DOJ disrupts Russian massive cyberespionage network

by ian

The United States disabled a long-running Russian cyberespionage network used to steal sensitive information from 50 different countries.

Russia’s chief intelligence unit targeted NATO member governments, journalists, and other targets of interest through a malware known as “Snake” to target NATO. The spyware covertly sent stolen documents back to operators through a global network of infected computers.

Russia used the tool successfully for twenty years. But the FBI learned to decrypt Snake communications. A district court then authorized Operation Medusa, enabling the U.S. to remotely rewrite the malware’s code from infected computers. The global network is now disrupted.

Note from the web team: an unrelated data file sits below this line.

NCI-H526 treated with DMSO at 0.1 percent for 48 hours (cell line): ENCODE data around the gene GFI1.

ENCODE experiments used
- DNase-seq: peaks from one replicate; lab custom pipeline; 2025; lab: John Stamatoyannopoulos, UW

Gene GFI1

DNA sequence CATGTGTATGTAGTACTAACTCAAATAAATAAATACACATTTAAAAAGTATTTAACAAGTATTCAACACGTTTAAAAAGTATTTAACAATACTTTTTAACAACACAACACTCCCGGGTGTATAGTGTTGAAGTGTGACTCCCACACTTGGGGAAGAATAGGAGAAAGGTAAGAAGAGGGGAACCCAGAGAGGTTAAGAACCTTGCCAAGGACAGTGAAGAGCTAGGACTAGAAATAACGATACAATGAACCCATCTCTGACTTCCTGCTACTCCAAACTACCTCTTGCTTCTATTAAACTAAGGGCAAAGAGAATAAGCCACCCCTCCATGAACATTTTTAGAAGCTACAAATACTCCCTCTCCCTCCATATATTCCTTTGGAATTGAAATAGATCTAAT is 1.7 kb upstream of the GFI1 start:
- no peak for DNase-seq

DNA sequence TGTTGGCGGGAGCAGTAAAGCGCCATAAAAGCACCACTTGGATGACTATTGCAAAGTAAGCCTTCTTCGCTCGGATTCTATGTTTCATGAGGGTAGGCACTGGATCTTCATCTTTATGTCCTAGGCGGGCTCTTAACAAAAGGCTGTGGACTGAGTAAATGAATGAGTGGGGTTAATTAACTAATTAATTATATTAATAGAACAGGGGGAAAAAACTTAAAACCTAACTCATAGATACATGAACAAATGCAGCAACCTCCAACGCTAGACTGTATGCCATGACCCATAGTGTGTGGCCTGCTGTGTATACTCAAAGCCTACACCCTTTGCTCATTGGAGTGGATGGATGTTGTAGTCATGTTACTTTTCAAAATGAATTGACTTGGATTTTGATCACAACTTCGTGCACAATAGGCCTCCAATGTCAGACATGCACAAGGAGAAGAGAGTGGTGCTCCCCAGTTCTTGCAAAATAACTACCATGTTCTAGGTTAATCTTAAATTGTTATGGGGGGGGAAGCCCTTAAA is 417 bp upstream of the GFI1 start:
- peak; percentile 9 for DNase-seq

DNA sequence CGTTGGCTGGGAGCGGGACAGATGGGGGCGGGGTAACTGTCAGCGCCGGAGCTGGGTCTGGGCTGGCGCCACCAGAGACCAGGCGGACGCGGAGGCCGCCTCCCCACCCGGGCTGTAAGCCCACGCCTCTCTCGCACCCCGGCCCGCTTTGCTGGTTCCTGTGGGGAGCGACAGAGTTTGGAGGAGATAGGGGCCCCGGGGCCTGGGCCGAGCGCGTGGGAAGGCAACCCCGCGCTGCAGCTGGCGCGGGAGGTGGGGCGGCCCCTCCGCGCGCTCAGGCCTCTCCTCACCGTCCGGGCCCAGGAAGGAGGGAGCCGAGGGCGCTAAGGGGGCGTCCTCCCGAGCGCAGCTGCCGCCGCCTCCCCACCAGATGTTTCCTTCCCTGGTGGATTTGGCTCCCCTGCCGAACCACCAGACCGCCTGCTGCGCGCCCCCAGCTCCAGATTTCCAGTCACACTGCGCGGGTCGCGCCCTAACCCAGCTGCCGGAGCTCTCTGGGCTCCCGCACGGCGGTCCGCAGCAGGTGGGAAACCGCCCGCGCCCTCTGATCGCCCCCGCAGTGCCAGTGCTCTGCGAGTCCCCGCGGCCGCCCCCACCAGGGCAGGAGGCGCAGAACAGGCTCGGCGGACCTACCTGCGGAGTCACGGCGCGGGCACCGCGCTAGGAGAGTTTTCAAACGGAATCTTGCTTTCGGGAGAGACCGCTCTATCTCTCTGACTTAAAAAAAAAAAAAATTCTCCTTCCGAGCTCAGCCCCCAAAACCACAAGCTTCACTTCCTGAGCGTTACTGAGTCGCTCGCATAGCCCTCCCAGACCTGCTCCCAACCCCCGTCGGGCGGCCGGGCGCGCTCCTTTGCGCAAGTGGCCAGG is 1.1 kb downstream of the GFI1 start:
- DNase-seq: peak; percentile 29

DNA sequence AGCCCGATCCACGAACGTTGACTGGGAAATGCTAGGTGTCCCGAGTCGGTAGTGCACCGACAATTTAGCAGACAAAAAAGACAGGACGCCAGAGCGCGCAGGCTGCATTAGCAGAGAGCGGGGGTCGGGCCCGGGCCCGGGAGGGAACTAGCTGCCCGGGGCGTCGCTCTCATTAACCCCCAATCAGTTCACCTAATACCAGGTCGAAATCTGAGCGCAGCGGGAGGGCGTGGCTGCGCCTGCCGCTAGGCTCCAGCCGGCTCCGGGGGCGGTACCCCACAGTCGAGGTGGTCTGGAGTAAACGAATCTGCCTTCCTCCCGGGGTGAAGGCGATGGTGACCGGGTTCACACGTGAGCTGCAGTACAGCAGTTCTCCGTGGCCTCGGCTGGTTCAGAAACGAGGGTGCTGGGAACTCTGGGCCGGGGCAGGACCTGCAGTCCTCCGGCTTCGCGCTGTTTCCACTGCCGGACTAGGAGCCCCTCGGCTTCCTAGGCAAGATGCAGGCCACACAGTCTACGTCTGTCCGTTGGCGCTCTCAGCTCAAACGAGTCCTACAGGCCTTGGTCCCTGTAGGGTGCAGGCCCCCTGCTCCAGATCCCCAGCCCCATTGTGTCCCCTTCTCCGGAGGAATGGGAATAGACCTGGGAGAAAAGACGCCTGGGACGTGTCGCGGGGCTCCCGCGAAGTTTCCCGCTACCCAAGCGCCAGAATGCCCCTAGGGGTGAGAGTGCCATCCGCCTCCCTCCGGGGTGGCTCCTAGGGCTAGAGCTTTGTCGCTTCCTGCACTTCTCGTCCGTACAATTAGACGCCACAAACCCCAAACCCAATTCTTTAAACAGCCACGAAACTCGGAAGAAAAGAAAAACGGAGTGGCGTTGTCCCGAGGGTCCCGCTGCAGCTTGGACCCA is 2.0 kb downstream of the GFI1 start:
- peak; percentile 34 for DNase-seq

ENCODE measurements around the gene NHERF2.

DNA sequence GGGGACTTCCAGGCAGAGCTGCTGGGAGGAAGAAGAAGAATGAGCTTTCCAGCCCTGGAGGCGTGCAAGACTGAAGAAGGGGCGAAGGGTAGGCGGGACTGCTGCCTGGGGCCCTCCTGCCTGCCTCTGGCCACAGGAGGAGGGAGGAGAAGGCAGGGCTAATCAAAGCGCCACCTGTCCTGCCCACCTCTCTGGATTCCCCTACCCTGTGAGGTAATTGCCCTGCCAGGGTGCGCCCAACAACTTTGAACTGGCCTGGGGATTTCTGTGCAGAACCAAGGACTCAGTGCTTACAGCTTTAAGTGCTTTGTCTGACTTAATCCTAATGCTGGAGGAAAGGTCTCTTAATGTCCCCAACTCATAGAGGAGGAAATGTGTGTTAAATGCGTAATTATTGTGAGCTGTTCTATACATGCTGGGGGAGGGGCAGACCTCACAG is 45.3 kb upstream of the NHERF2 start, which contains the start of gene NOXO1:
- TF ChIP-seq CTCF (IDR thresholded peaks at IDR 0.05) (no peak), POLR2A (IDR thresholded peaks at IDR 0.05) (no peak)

Deputy Attorney General Lisa Monaco said, “Through a high-tech operation that turned Russian malware against itself, U.S. law enforcement has neutralized one of Russia’s most sophisticated cyber-espionage tools, used for two decades to advance Russia’s authoritarian objectives.”

The Department of Justice is now notifying victims so they can take additional steps to patch security weaknesses the malware exploited